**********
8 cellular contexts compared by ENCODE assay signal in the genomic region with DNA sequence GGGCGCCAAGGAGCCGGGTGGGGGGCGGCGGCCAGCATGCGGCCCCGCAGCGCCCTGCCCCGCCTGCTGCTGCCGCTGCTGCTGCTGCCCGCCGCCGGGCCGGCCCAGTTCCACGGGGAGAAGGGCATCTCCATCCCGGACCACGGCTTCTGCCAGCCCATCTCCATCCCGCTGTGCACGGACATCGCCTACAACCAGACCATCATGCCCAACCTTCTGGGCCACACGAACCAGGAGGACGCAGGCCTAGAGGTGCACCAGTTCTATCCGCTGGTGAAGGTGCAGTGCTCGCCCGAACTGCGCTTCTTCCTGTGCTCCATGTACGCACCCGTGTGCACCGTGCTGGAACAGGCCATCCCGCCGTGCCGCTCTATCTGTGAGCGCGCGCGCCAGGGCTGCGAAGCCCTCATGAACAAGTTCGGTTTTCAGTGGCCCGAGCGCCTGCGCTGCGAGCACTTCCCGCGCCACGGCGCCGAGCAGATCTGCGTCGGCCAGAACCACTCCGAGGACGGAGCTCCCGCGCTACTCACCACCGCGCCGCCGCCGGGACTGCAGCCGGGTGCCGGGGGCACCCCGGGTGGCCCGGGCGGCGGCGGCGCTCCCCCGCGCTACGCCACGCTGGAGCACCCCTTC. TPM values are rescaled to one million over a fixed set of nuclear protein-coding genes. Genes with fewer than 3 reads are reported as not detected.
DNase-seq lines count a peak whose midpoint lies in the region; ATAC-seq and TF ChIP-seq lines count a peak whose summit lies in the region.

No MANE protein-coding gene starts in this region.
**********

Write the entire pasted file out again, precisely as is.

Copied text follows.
8 cellular contexts compared by ENCODE assay signal in the genomic region with DNA sequence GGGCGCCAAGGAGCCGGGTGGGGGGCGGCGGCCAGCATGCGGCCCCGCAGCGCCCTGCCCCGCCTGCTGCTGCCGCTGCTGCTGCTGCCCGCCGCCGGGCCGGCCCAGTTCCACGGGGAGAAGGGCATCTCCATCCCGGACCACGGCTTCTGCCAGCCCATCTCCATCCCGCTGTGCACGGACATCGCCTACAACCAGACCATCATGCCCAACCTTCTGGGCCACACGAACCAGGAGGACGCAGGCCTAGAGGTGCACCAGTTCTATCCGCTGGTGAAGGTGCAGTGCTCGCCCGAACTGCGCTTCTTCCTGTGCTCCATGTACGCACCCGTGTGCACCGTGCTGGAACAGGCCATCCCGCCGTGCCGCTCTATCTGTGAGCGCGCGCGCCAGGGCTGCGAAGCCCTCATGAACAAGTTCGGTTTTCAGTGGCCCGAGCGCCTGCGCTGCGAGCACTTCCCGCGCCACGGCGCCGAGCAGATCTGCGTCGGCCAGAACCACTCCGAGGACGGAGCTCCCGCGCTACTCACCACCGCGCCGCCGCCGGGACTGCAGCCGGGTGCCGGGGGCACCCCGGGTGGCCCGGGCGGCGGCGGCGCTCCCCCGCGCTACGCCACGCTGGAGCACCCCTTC. TPM values are rescaled to one million over a fixed set of nuclear protein-coding genes. Genes with fewer than 3 reads are reported as not detected.
DNase-seq lines count a peak whose midpoint lies in the region; ATAC-seq and TF ChIP-seq lines count a peak whose summit lies in the region.

No MANE protein-coding gene starts in this region.